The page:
Groundhog Day The Movie, Buddhism and Me

Stephen Simon Essay

Excerpted From:

The Force Is With You: Mystical Movie Messages That Inspire Our Lives by Stephen Simon

Released in 1993, Groundhog Day is a wonderful human comedy about being given the rare opportunity to live several lifetimes all in the same day. Of course, that's not how the film was marketed but, for our purposes, I believe that concept is at the soul of the story.

Bill Murray plays cynical weatherman Phil Connor who gets sent to Punxatawney, Penn., for what has become his annual covering of Groundhog Day, an event he dreads and loathes. Phil is an equal opportunity punisher of all around him, most particularly Rita (Andie McDowell), the segment producer on the shoot. After the event, the crew is stranded by a snowstorm and forced to stay another day. Waking up the next morning (to the sounds of Sonny and Cher singing "I Got You Babe" on the radio), he discovers that it's Groundhog Day all over again. Everyone and everything is the same except for him. And it keeps happening. Day after day after day.

At first, he seers it as the perfect way to hone his seductive designs on Rita. Every day he learns more about her and then uses it the next day to impress her. For her, everything is new each day. Ultimately, he realizes nothing is going to get her into bed in just one day. He gets depressed, so much so that he actually tries to commit suicide. Several times. Several ways. The problem is he still wakes up the next morning at 6 a.m. to Sonny and Cher.

At first, he goes through, in precise order, the five stages of dealing with death: denial, anger, bargaining, depression and acceptance. After a while, he decides that he should probably do something better with his life, and he actually starts to help people. By now, he knows absolutely everything that is going to happen in that town on that day so he can, for instance, always be under the right tree to catch a boy who falls out of it--or perform the Heimlich maneuver on a choking diner, etc.

Finally, he has really changed and Rita does fall in love with him, for who he actually is on that particular day. That night, she does fall asleep with him and, when he awakes the next day, Groundhog Day is finally over and he can move on with Rita, a changed man.

The film is very funny in the beginning, but, as it progresses, you see there is more at work here than just a wonderful premise. It is obvious that this experience is happening over hundreds of days to Phil, maybe even thousands, and we see him evolve. Each day, he learns something new about himself and the world around him, and he uses it the next day.

In the beginning of his experience, Phil uses these insights for ego-centered reasons, but he gradually begins to realize he has a greater purpose for being alive and begins to utilize those insights to grow and interact more positively with the people around him. Groundhog Day thus provides a perfect metaphor for the lessons we seek from lifetime to lifetime. We learn and grow in each one as we evolve.

If time has no meaning (and for Phil, it doesn't), then who is to say what one day signifies? In Inherit The Wind, Henry Drummond, the character based on Clarence Darrow, asks Matthew Brady, the character based on William Jennings Bryan, about the definition of a "day" in the Bible. Confirming that even the Bible did not determine how long "a day" is, Drummond presents a theory t hat, without the measures we have now for a day (the sun), that it could be of indeterminate length. "Could be 24 hours, could be a week, could be a month, could be a year, could be ten thousands years!"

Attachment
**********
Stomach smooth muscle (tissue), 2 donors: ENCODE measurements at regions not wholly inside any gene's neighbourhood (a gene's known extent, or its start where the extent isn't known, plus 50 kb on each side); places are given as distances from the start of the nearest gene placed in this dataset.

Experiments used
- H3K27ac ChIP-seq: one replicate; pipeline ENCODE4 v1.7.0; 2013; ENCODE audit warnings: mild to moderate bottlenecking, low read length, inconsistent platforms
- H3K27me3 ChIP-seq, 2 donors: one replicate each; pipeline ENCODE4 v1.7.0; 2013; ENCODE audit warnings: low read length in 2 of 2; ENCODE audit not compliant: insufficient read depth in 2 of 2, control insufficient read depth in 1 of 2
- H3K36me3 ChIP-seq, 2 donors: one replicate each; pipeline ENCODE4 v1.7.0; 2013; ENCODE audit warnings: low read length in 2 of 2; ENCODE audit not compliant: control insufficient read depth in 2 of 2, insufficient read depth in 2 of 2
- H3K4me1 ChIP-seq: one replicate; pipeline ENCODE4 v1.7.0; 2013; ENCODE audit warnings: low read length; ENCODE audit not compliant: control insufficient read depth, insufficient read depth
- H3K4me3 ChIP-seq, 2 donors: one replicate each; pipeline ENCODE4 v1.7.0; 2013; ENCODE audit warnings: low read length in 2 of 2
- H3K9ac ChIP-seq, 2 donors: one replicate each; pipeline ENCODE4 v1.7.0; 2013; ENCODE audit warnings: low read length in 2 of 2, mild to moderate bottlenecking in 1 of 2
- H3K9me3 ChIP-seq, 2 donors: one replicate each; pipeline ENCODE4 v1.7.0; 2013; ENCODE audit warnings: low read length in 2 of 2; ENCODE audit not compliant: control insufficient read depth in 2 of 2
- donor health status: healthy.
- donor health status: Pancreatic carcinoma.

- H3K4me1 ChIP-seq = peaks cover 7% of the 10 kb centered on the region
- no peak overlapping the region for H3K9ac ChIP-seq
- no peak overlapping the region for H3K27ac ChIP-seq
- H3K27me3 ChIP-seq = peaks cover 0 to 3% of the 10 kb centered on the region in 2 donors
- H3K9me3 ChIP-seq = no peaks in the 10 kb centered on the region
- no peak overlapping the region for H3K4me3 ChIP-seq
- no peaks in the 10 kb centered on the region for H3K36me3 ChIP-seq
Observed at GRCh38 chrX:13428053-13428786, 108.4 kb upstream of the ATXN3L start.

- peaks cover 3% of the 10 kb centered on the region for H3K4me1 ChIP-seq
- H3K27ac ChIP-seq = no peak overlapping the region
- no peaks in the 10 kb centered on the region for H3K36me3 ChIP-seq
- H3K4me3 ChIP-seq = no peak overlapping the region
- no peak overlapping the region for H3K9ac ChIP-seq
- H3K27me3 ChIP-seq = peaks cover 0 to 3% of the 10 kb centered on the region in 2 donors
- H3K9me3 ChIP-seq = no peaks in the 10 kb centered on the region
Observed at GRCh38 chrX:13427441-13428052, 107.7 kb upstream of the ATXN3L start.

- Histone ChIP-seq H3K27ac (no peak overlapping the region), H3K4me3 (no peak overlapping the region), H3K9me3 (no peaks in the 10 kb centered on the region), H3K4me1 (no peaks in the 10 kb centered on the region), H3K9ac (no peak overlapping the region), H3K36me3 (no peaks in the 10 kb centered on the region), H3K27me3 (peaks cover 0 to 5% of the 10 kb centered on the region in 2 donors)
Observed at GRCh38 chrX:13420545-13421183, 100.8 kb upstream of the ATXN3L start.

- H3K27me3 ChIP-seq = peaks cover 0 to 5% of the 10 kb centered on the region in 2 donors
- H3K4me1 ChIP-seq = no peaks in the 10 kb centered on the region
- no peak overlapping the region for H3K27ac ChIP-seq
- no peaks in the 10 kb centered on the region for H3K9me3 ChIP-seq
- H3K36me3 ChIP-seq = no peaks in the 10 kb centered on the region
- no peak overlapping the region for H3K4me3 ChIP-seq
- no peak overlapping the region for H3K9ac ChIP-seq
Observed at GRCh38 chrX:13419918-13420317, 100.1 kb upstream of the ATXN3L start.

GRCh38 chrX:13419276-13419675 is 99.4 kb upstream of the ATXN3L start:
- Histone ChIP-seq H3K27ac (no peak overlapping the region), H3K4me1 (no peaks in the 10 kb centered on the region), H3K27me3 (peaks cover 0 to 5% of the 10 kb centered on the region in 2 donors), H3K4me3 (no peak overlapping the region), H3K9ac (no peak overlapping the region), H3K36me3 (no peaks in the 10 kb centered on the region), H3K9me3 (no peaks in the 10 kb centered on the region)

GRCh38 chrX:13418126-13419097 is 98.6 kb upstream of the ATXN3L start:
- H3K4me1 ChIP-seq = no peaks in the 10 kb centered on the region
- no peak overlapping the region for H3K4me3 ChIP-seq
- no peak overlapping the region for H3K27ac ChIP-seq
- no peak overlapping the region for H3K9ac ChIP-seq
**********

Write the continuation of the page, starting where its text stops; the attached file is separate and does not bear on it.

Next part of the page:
Groundhog Day is a metaphor for that growth process and has become a common term now in modern life for a day that seems to go on forever. When a phrase from a movie takes on that kind of life ("Trust the force, Luke") there is something going on in our hearts and minds that extends well outside the confines of a strip of film.

Back to the home page of Groundhog Day The Movie, Buddhism and Me

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Other material. This is a chronological "blog" of new Groundhog Day material as it accumulates; much of it once resided on the home page, but that page had become too large.

Commentary from Prof. Franz Metcalf, (, author of Just Add Buddha and Buddha in your Backpack

The name Ned Ryerson

New York Times Feature Story on Groundhog Day, The Movie

Boston Globe Anniversary Appreciation

French (Jaques Brel) in the restaurant and Walter Scott (The Wretch) in the Diner

Paul Schindler's Blog Comments On Groundhog Day

Groundhog Day Links and Metalinks

Groundhog Day Script Writer Danny Rubin

Groundhog Day Star Bill Murray

Groundhog Day Director Harold Ramis

New Yorker Profile of Groundhog Day Director Harold Ramis

Groundhog Day essay in Stephen Simon's book, The Force Is With You: Mystical Movie Messages That Inspire Our Lives

Groundhog Day essay by Mario Sesti in the Museum of Modern Art catalog for, The Hidden God: Film and Faith

Groundhog Day by Ryan Gilbey, published by the British Film Institute and the University of California Press.

The Italian remake of Groundhog Day .

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